On particularly cold winter nights, many cities mount aggressive campaigns to encourage vulnerable adults living outdoors to come in for the night. City leaders or nonprofit groups elect to expand their community's shelter capacity, often with church basements or city facilities that aren't designed to be used as sleeping accommodations.
Individuals who seek shelter at these temporary overflow locations aren’t likely to receive much in the way of services, but they won’t be asked many questions either, which is often by design. The idea is to erect as few barriers to shelter as possible so that people will choose to come indoors when weather conditions are particularly dangerous.
And yet, these overflow shelters offer a unique opportunity for service providers to engage particularly vulnerable homeless veterans and others who might typically avoid emergency shelters. With Congress and the Obama administration providing unprecedented new resources to help veterans escape homelessness, this winter is time to take advantage of it.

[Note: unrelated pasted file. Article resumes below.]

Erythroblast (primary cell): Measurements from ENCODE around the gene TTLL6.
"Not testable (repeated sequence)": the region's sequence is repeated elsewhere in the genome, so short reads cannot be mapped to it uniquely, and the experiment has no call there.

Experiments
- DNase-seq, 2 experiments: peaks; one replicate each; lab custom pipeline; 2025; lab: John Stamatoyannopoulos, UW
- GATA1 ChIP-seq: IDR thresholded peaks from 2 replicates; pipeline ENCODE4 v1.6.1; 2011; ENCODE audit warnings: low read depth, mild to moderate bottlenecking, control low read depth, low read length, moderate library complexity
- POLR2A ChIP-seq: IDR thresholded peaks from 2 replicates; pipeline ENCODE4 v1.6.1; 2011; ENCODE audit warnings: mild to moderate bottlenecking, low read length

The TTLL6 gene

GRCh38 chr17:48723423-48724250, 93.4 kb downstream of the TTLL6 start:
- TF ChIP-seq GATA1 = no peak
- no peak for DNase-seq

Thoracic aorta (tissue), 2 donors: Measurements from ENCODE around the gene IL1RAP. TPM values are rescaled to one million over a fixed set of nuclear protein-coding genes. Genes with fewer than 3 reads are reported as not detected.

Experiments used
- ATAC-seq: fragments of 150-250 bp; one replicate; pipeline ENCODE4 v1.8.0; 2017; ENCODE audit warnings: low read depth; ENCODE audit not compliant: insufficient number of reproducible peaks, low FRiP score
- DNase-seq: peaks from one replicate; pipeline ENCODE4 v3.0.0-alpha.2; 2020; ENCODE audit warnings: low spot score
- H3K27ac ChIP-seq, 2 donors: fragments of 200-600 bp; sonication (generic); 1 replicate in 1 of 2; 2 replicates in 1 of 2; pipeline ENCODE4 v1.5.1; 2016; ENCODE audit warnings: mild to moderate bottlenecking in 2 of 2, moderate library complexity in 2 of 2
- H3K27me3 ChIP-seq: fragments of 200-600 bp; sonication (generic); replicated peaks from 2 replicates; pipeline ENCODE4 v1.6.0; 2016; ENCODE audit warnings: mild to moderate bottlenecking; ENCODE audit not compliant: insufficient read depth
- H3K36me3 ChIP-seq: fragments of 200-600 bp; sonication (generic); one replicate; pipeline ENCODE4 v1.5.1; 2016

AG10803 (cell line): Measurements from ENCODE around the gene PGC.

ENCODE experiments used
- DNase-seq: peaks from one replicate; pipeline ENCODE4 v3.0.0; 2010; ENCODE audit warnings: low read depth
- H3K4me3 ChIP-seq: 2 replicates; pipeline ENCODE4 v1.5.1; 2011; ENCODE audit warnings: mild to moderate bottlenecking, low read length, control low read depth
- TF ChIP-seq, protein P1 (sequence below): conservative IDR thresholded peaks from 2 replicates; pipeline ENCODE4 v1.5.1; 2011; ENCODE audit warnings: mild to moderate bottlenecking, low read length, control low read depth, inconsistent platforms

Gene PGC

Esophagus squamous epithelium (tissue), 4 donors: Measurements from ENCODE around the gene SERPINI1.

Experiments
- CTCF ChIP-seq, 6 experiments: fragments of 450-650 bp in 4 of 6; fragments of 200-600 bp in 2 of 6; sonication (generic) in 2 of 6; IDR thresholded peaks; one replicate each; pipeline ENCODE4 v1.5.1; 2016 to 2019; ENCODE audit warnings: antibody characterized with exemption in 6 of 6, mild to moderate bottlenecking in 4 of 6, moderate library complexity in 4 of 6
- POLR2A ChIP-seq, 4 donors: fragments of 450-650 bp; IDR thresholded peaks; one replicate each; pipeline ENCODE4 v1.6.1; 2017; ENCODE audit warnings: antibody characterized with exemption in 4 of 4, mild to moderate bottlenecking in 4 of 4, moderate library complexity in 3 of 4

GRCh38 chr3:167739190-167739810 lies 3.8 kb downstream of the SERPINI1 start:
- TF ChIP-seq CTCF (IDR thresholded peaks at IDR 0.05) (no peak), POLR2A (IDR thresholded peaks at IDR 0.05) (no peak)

Many cities and counties already have significant new funding for the Supportive Services for Veteran Families (SSVF) program, which means they can fund rapid re-housing and provide housing search assistance, short-term rental assistance, and case management services for homeless veterans.
Permanent rent subsidies with supportive services are also available for veterans who face severe challenges to achieving housing stability, including those who have experienced chronic homelessness and who have a disability.
If you volunteer at or manage an emergency overflow shelter during dangerous weather conditions this winter, here are a few steps you should consider taking:
- Ask people who seek shelter at your location if they are veterans;
- Educate those who are veterans about new homeless assistance resources they may be eligible for and how they can apply; and
- Work closely with veterans to put them into contact with organizations that have new homeless assistance resources.
Alternatively, if you serve at a program that has new resources to assist homeless veterans, you should consider providing in-reach to these shelter programs to identify homeless veterans who may be eligible for your program’s services. You could organize mobile information units with concrete resources (socks, snacks, etc.) that will help facilitate conversations.
Another option would be to rely on peer outreach workers, veterans who are already receiving assistance from your program, to persuade others in these overnight programs to access assistance.
When it comes to veteran homelessness, we are living in a very unique (and exciting) moment in time. Many communities already have the resources on hand to end veteran homelessness. But it will take all of us working together to make sure that we make the most of this opportunity.